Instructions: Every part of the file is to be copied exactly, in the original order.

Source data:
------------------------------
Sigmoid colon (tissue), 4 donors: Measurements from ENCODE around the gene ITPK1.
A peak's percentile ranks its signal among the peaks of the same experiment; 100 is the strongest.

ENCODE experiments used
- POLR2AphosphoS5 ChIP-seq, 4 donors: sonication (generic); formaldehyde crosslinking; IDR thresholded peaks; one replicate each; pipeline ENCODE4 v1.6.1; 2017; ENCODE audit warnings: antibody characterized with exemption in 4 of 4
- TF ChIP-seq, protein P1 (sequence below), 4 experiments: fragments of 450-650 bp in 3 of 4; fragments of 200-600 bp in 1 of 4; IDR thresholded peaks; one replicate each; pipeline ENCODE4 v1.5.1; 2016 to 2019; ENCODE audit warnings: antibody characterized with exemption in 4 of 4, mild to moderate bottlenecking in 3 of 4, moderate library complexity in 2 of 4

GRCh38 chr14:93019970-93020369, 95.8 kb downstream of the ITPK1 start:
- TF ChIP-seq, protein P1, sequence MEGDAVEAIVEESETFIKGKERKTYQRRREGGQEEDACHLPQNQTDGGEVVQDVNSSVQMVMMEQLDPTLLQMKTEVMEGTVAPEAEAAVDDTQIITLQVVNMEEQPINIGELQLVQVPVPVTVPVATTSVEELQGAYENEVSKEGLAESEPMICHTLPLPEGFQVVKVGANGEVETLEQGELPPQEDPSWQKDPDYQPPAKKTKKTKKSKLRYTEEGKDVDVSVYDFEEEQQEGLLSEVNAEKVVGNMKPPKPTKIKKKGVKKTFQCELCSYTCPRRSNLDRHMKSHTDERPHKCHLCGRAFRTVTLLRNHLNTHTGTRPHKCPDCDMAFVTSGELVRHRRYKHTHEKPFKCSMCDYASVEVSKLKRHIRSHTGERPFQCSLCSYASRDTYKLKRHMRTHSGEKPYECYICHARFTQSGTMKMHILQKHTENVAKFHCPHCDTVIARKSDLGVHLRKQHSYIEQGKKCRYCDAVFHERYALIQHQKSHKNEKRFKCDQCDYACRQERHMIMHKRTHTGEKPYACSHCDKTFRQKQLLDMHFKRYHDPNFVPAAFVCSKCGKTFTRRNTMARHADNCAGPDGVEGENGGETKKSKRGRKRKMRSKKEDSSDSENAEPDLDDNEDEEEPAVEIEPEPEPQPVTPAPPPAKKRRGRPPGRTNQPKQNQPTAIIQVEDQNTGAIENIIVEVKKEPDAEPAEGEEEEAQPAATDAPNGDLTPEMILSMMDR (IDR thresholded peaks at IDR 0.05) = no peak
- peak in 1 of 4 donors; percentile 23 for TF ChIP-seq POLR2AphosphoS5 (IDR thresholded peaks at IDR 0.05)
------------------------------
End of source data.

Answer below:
Sigmoid colon (tissue), 4 donors: Measurements from ENCODE around the gene ITPK1.
A peak's percentile ranks its signal among the peaks of the same experiment; 100 is the strongest.

ENCODE experiments used
- POLR2AphosphoS5 ChIP-seq, 4 donors: sonication (generic); formaldehyde crosslinking; IDR thresholded peaks; one replicate each; pipeline ENCODE4 v1.6.1; 2017; ENCODE audit warnings: antibody characterized with exemption in 4 of 4
- TF ChIP-seq, protein P1 (sequence below), 4 experiments: fragments of 450-650 bp in 3 of 4; fragments of 200-600 bp in 1 of 4; IDR thresholded peaks; one replicate each; pipeline ENCODE4 v1.5.1; 2016 to 2019; ENCODE audit warnings: antibody characterized with exemption in 4 of 4, mild to moderate bottlenecking in 3 of 4, moderate library complexity in 2 of 4

GRCh38 chr14:93019970-93020369, 95.8 kb downstream of the ITPK1 start:
- TF ChIP-seq, protein P1, sequence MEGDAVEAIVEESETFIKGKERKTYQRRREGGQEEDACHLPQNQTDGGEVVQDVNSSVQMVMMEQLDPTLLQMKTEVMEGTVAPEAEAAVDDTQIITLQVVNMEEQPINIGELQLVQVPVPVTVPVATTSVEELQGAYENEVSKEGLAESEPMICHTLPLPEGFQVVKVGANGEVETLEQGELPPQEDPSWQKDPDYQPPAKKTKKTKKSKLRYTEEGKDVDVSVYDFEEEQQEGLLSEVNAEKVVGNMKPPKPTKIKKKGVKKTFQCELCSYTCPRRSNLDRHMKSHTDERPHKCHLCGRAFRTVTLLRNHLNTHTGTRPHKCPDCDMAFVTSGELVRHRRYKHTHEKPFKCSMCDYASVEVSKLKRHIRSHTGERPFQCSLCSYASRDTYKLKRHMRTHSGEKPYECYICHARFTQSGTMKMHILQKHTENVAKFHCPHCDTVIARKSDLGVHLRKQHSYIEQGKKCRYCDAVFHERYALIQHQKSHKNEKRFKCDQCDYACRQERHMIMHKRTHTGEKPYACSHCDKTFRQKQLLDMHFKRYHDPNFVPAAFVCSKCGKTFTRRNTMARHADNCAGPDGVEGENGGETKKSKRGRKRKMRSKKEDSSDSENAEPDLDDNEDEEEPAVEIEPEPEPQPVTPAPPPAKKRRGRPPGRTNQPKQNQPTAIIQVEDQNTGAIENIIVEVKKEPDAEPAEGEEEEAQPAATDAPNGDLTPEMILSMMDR (IDR thresholded peaks at IDR 0.05) = no peak
- peak in 1 of 4 donors; percentile 23 for TF ChIP-seq POLR2AphosphoS5 (IDR thresholded peaks at IDR 0.05)